When They Saw the Star

What exactly did the Magi see - and does it even matter?
Dec 7, 2015

After placing a star atop our family’s Christmas tree a few days ago, I began to contemplate this ubiquitous symbol of the season: what exactly did the Magi see in the sky and why did it lead them to seek the “King of the Jews?”

Happily, my husband is in the midst of studying for an adult Bible class he is teaching on the Sermon on the Mount, so a dozen commentaries and books on the gospel of Matthew, where the account of the Wise Men is found, were at my disposal.

What I found as I researched my first question, however, was an apparently inexhaustible supply of speculations.  Among the intriguing and inconclusive theories I read was that the star was a supernova, a comet, a meteor shower, a conjunction of planets, or a supernatural star.  The more I pondered all these theories though, I realized that the point was, unless one interpreted the star as allegorical, that the Magi saw something in the sky and it caused them to wonder.

Josef Pieper remarks in one of his thought-provoking essays on contemplation that, “The really human thing is to see the stars above the roof.”  I have written this quote in the astronomy book I teach from.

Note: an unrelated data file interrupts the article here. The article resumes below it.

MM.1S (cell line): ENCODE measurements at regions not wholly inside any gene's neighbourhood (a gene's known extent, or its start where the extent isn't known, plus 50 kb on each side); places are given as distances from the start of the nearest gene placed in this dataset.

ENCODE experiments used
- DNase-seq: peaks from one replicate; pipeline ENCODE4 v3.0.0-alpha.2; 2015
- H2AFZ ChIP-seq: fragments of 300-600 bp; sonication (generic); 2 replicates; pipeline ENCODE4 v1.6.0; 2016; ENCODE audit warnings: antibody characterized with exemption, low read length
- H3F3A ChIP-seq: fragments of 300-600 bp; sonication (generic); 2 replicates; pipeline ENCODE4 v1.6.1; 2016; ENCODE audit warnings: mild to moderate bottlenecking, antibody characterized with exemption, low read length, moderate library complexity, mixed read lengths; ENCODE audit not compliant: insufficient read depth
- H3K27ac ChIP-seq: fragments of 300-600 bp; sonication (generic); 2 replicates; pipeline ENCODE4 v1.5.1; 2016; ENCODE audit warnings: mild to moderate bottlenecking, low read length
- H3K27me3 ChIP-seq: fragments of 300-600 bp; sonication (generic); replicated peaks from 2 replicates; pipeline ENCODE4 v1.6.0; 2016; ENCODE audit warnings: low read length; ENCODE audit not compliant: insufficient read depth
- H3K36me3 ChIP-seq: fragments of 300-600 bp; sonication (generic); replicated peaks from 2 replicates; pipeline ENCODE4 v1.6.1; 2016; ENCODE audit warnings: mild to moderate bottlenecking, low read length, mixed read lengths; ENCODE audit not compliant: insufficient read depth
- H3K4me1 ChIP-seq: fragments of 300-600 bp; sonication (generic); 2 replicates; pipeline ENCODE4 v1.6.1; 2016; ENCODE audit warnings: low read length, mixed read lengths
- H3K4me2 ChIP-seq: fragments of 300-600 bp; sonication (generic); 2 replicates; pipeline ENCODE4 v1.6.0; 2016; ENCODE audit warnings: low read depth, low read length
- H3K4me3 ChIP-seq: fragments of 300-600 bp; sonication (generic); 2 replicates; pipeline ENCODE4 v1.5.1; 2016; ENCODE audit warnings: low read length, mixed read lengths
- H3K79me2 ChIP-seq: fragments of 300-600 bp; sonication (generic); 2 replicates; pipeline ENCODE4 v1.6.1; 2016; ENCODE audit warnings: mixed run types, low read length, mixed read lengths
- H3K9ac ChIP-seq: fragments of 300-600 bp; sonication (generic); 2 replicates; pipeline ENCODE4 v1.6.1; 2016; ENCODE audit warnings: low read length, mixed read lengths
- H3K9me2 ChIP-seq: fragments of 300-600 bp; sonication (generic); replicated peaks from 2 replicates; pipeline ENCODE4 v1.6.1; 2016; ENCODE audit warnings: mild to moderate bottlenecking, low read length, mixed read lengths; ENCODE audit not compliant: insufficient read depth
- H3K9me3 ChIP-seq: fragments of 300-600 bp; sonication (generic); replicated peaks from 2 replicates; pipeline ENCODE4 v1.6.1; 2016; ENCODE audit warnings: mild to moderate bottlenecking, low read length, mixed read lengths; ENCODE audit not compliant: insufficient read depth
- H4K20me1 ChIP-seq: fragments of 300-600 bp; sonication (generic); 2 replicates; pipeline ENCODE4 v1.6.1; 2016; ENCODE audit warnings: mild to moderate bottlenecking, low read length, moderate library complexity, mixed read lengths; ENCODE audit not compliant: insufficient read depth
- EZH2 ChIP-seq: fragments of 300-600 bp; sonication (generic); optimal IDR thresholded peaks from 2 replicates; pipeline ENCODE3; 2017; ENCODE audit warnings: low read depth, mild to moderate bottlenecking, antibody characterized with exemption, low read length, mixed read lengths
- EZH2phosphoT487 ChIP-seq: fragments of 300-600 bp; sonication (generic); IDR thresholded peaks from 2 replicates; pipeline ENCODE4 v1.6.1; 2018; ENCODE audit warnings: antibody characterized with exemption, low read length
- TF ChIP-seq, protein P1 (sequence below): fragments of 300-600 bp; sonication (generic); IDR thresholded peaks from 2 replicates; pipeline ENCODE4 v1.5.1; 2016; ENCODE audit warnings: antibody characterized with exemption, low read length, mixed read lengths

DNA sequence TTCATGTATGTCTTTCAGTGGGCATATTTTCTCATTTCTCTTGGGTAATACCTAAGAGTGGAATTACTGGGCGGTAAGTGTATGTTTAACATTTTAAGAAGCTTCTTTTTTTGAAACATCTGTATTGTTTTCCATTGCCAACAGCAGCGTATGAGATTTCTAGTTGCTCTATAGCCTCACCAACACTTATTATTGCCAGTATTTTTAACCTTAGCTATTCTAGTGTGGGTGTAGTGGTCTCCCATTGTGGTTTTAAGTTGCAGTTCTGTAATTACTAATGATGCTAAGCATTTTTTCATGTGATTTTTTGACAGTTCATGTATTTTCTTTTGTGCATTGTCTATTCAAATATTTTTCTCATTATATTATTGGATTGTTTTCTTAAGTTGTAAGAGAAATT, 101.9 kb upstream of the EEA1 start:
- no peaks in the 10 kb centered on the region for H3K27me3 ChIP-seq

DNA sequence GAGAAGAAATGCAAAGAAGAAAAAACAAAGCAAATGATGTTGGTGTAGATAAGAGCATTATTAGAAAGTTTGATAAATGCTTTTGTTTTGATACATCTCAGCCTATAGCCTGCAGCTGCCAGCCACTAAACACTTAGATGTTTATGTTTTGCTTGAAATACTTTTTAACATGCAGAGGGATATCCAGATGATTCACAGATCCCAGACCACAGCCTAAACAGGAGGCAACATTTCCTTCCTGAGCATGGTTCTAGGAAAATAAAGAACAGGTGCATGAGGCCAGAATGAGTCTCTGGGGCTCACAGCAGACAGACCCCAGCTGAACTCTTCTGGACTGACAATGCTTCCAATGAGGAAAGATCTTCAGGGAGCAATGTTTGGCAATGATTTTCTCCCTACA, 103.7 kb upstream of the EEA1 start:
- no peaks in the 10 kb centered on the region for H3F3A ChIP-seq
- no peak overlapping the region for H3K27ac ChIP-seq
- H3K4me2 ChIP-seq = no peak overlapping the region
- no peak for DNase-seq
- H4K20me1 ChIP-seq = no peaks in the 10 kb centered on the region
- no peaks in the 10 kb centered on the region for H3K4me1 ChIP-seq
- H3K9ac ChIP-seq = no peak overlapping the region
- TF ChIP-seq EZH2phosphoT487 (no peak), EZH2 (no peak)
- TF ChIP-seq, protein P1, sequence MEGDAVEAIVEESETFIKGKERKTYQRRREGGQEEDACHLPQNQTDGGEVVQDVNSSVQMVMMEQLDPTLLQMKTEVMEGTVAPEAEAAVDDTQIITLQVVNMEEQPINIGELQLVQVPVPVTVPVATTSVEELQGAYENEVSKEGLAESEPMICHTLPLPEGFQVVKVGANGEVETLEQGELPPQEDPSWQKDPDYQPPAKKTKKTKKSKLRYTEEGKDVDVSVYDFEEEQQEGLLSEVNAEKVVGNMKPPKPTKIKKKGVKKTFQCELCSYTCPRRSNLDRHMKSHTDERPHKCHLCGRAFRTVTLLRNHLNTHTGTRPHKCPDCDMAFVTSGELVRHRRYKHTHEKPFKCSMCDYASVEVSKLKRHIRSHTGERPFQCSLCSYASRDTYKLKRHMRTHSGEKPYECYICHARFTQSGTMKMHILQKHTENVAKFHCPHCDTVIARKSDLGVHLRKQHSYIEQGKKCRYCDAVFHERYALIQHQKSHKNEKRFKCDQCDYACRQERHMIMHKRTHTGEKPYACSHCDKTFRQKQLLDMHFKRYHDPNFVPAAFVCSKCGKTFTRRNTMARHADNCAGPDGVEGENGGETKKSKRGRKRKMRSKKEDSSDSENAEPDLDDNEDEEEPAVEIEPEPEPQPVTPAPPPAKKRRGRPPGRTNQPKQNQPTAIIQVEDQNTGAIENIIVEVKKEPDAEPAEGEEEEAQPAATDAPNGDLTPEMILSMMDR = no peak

For to see the star-streaked sky is to be astonished and to be astonished is the first step toward an authentic religious experience.  In his book, The Problem of Pain, C.S. Lewis traces the common strands in all developed religion.  The first, he says, is the numinous, a sense of  “a Presence at once feared and loved.”

Every year a beautiful teaching moment occurs in my astronomy class when my third graders discover for the first time just how vast the universe is and how small our planet in comparison.  I tell them about the largest known star, VY Canis Majoris, and I show them a scaled picture of this star next to the sun and earth. The sun is a mere pencil point; earth, barely visible. Inevitably, one of my students expresses the unspoken thought of all his classmates, “That’s scary. We’re so small.” 

Yes, I agree. Creation is vast and our Creator is powerful, but that same Creator became a babe in a manger, died for us, and rose again.  And so they learn of the glorious paradox of God’s transcendence and immanence without quite learning those big theological terms yet.

“The heavens declare the glory of God…and we beheld His glory, the glory of the only begotten of the Father, full of grace and truth (Psalm 19:1, John 1:14).”

Indeed, the heavens declared the Incarnate Word to the Magi by ultimately leading them to Him.  For true religious experience begins with a vision of the numinous, but it does not end there.  It ends with the worship of the Christ-Child. 

 I had the answer to my second question.

Aquinas tells us that, “Wonder is…desirderium sciendi, the desire for knowledge, active longing to know.”

May we give the children entrusted to our stewardship moments where they may glimpse the wonderful, in the prayer that this will stir their desire to know the King of the Jews.

Jessica Watson

Jessica Watson lives with her husband and son in Louisville, Kentucky where she teaches at Highlands Latin School and works for Memoria Press. She has a B.S. in elementary education. 

The opinions and arguments of our contributing writers do not necessarily reflect those of the Institute or its leadership.

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